How did Deborah Peters launch Quality Environmental Professionals Inc. in a competitive market with no business experience? Let us count the ways. She cashed in her life savings and took out a heart-stopping $150,000 start-up loan. She's stumbled through an entrepreneurial maze in the first two years, learning how to run a business and turning to competitors for advice. She's forsaken a paycheck some weeks to protect cash flow and she's not afraid of hard work.
"I have no life," she says, sitting in a conference room down the hall from her office, wearing a pair of QEPI earrings. "My life belongs to QEPI now."
"She is driven," says Salim Najjar, president of the structural engineering firm Fink Roberts & Petrie Inc., for which Peters used to work. "She is absolutely driven and does not quit."
Which may be why QEPI racked up $1.6 million in revenue in 1996, its first year in business. Through September, revenue in 1997 stood at $1.5 million.
In a competitive business in which Johnny-come-latelies sink or swim, QEPI is beginning to look like Mark Spitz.
"The growth," Peters says, "has been out of this world."
And unexpected. When Peters started QEPI, she hoped to end the first year in business with $750,000 in revenue. But referrals and workaholism have boosted QEPI's profile and helped the company overcome Peters' lack of business experience.
QEPI grew out out of an environmental company Fink Roberts & Petrie started in 1993. Peters, a hydrogeologist with a degree from IUPUI, was the director of FRP Environmental Inc. But, she says, there was some disagreement about the company's mission.
Rink Roberts & Petrie executives wanted FRP Environmental to provide environmental impact statements and other work for property transactions. But Peters wanted to do hazardous waste management and remediation work.
"It really bothered them that we were doing that kind of work," she says, "I think they were worried about the liability." Najjar said the environmental company created an "identity crisis" for Fink Roberts & Petrie because clients associated his firm so closely with structural engineering. And he admits he didn't know much about environmental work.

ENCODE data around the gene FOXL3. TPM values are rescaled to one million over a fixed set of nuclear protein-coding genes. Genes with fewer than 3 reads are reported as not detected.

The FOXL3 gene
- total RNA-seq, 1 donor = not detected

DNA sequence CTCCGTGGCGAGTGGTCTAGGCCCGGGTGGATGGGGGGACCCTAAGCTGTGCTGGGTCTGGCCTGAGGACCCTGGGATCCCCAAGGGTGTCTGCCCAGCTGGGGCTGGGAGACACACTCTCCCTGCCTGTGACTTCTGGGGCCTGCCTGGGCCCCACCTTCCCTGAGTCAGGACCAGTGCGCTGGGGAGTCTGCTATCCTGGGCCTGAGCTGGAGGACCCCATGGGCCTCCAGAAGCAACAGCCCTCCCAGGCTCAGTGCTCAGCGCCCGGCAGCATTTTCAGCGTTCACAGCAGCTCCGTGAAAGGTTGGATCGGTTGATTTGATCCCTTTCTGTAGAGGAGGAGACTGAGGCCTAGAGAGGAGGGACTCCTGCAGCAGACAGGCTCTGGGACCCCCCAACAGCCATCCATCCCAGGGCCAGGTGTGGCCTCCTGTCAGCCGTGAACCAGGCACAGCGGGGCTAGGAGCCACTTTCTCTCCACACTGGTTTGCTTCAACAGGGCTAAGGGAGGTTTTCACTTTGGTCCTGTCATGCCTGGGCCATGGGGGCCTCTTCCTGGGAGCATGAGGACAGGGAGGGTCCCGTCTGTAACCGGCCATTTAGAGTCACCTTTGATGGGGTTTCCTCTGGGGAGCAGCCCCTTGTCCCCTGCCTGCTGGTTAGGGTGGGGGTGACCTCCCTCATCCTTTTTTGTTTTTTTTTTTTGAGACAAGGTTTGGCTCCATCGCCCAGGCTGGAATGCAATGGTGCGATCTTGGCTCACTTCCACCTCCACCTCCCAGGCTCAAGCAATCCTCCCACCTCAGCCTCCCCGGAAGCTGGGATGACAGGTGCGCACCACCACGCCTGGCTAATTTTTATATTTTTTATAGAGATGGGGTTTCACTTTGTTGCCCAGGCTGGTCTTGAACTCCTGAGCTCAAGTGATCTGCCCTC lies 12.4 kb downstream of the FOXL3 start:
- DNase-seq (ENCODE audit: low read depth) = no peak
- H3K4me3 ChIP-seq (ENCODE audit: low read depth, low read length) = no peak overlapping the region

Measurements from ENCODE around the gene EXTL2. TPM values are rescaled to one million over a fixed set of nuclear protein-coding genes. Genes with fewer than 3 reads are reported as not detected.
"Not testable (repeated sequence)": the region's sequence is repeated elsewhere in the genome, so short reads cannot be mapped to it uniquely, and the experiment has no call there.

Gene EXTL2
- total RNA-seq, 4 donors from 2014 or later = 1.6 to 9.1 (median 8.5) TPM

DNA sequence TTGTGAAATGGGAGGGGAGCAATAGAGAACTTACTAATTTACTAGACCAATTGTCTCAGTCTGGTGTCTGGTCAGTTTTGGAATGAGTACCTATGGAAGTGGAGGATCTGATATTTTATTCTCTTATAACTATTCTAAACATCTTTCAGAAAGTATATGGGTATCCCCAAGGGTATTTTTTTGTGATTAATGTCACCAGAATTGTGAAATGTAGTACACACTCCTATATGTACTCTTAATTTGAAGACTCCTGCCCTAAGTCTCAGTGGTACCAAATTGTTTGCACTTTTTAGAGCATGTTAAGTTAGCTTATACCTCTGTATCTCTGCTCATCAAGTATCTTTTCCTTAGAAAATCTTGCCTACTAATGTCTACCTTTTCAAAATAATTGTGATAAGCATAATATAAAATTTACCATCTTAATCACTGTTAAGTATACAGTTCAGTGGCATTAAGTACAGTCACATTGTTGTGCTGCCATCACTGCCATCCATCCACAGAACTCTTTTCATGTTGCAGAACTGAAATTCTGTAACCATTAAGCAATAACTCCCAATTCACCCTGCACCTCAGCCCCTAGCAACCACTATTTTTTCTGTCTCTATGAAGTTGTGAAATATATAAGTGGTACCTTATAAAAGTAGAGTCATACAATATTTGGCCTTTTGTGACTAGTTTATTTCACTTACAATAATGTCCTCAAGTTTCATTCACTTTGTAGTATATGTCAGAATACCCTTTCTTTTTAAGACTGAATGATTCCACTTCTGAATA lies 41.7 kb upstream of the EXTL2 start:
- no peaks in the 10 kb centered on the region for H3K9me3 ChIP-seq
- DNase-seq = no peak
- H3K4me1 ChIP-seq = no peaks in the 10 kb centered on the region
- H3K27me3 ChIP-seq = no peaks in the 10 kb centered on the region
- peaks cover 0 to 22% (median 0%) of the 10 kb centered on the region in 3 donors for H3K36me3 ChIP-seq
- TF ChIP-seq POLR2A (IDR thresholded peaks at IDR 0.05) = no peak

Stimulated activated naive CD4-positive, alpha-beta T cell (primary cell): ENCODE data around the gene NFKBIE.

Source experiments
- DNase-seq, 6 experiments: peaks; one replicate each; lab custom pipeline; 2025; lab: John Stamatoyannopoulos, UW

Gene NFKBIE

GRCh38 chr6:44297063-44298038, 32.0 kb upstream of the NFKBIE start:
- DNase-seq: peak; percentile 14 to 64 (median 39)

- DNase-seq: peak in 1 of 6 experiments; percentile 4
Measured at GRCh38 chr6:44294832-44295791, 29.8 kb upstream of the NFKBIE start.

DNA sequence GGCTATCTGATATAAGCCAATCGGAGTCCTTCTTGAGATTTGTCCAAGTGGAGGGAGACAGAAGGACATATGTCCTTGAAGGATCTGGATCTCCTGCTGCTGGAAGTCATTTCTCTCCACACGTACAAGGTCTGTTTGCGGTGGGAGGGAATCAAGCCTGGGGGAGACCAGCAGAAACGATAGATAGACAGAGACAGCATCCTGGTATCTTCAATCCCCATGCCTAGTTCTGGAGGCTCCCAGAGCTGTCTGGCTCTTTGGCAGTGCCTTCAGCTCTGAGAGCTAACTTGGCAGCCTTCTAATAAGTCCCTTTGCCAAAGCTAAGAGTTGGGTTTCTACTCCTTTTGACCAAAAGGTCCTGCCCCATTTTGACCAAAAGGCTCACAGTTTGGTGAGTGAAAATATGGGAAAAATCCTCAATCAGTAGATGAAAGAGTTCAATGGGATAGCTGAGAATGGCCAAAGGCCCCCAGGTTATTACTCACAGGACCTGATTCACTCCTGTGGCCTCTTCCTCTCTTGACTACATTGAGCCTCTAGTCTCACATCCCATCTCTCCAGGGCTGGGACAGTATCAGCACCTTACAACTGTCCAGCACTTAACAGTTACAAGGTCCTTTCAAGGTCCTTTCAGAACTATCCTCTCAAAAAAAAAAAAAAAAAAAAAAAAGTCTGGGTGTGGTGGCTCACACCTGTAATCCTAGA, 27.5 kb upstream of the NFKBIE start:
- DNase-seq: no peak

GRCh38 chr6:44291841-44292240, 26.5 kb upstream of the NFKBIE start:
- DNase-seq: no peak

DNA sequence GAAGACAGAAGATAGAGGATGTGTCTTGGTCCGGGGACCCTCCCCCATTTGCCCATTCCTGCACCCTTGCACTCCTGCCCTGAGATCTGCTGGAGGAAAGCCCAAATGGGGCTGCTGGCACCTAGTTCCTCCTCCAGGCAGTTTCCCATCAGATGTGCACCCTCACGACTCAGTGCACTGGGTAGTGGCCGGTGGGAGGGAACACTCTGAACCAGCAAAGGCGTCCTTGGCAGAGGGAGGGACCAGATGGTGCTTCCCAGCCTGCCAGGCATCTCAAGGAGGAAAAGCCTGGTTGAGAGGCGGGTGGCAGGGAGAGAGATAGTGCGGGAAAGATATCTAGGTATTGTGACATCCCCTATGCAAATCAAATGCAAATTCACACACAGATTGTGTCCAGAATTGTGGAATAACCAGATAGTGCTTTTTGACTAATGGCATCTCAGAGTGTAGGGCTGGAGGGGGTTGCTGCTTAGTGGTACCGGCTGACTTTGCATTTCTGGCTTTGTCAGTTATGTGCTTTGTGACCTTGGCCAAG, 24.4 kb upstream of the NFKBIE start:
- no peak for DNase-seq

So, with Najjar's blessing, Peters struck out on her own. She financed the purchase of FRP Environmental with $42,000 she and her husband Doug had saved, the small-business load and about $7,000 from her partners. She brought with her about 15 clients and a staff of 10.
Though Peters had years of experience in environmental consulting, she didn't know how to run a business. She didn't know how to use marketing and didn't hire a salesperson until four months ago. [June 1997] "I had no idea what a CEO was when I took the position," she says. "I was very naive." Peters' growing pains elicit knowing chuckles from Najjar and other friends in the business. Peters isn't shy about asking for advice, even from so-called competitors.
She's asked for advice about accounting and office communications form Jimmy New, CEO of JF New & Associates Inc., an environmental consulting firm with an office in Indianapolis. "Deb's good about asking," New says. "She's not going to sit there and drown."
"She's learned an awful lot in a very short period of time," Najjar says. "She had to learn practically from scratch." It helps that Peters doesn't blink at the prospect of an 80-hour week. She has quite a reputation for hard work. Once, at FRP, Najjar caught her in the office after midnight and told her to go home. Sometimes, he said, she'd go to the office at 5 a.m.
And she's not in it for the money. At least not yet. Some QEPI employees make more than she does, Peters says. She'd rather take a smaller paycheck and reward herself with a bonus, depending on performance, to protect cash flow.
"When you're a little company, just starting out, cash is king," she says. For now, about 40 percent of QEPI's work involves subsurface investigaion, risk management and remediation. Peters estimates that 30 percent of business is derived from industrial health and safety training. And about 25 percent involves the immediated removal of contamination and waste for the Indiana Department of Environmental Management.
But the industry is changing and Peters expects her business to do the same. She especially hopes to increase QEPI's work with industrial clients by creating plans to help them meet changing regulatory responsibilities. And now she has a better grasp of her responsibilities as CEO and feels better prepared to manage the rapid growth QEPI has experienced.
"I have to make sure I'm not afraid to grow," Peters says. "I was afraid to grow," Peters says. "I was afraid to hire new people because I thought, 'Oh my gosh. I'm responsible for one more person.'"